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San Francisco, CA

Hope Mohr is a white, queer choreographer, curator, writer, and attorney based in the San Francisco Bar Area on the ancestral lands of the Ramaytush Ohlone people. She co-directs The Bridge Project with Cherie Hill and Karla Quintero. In 2007, she founded HMD to create and support embodied art and social change. In 2010, she founded HMD's core program, The Bridge Project, which creates and supports equity-driven live art that builds community and centers artists as agents of change. In 2020, The Bridge Project shifted to an equity-driven model of distributed leadership.

As a dancer, Mohr performed in the companies of dance pioneers Lucinda Childs and Trisha Brown. As a choreographer, Mohr makes work that “conveys emotional and socio-political contents that just ride underneath the surface of a rigorous vocabulary.” (Dance View Times). She was named to the YBCA 100 in 2015 and was a 2016 Fellow at Yerba Buena Center for the Arts. In 2014, Dance Magazine editor-in-chief Wendy Perron named Mohr as one of the “women leaders” in the dance field.

As an activist, she has worked for women’s rights and environmental justice through such organizations as AmeriCorps, Earthjustice, and the Natural Resources Defense Council. Passionate about pursuing both community organizing and dance, Mohr earned a J.D. from Columbia Law School, where she was a Columbia Human Rights Fellow. She is on the stewardship team of the Non Profit Democracy Network and is a licensed California attorney with a solo practice focused on supporting artists and arts organizations.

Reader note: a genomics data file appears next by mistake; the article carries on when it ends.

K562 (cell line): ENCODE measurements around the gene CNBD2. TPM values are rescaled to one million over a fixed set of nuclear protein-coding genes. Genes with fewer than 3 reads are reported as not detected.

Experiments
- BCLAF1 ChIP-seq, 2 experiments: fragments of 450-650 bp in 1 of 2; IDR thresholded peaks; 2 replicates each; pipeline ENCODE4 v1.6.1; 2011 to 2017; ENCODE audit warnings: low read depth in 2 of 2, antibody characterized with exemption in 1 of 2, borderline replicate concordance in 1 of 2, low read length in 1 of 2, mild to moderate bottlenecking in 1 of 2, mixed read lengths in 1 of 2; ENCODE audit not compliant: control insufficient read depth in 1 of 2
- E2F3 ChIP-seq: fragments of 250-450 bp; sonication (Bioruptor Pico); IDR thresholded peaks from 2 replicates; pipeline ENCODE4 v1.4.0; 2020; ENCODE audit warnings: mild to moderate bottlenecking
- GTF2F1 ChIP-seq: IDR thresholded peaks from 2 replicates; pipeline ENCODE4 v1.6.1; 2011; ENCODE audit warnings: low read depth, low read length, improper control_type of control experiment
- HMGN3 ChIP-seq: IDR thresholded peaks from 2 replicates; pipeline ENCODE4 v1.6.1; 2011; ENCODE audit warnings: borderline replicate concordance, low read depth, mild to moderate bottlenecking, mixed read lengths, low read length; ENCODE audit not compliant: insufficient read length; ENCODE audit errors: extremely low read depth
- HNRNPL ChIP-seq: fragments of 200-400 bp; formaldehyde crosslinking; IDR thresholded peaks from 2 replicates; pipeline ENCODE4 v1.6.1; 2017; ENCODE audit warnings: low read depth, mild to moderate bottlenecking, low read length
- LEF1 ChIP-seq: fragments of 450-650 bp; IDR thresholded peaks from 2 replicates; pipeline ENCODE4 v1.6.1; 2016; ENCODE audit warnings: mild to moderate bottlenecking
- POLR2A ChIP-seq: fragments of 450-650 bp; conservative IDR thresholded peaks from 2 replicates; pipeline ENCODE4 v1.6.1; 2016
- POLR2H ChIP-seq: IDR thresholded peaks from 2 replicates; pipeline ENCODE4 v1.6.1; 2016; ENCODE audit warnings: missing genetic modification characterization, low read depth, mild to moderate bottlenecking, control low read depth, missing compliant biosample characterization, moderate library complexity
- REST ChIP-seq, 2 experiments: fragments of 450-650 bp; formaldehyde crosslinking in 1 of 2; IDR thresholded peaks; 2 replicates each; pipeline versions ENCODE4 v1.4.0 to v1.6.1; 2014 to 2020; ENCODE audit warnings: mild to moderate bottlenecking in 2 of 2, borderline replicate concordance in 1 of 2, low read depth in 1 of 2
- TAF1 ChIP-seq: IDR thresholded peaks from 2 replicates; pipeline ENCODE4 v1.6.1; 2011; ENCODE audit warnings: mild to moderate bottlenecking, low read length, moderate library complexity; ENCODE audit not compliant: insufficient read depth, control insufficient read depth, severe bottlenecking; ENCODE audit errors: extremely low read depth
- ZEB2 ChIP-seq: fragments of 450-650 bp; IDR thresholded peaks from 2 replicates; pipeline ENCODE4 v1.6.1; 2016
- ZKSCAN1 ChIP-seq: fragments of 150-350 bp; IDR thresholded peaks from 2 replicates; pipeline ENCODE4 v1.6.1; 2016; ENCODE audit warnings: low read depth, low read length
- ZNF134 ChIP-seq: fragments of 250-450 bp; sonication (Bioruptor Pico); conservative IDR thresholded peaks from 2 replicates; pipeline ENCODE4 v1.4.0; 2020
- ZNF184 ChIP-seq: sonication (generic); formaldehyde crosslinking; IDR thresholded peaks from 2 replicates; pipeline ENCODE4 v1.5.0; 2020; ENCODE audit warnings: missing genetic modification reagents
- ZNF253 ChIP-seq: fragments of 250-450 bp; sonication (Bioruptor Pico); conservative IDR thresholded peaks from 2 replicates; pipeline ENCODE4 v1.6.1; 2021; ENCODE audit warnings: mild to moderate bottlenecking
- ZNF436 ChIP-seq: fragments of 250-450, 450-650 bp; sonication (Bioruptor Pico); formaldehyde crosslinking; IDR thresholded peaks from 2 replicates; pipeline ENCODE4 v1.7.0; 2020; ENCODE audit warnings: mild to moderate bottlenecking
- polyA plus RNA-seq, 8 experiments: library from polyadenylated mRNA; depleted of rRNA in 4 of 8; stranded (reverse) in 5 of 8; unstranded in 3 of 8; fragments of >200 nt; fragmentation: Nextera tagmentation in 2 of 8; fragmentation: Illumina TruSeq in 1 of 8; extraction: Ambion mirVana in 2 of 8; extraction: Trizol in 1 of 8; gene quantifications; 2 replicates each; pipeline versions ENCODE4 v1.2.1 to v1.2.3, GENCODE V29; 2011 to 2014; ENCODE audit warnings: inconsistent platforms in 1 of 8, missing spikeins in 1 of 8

In April 2019, Mohr came to NCCAkron for the first of three research residency visits exploring themes and challenges around dance writing. She met with Dr. Jon Miller, Director of the University of Akron Press, and spoke with students in the 20th Century Dance History course at The University of Akron School of Dance, Theatre, & Arts Administration. She is the author of Shifting Cultural Power, the first book in NCCAkron's series partnership with The University of Akron Press.

Photo courtesy of the artist

Research Residency Artist (2019-2021)

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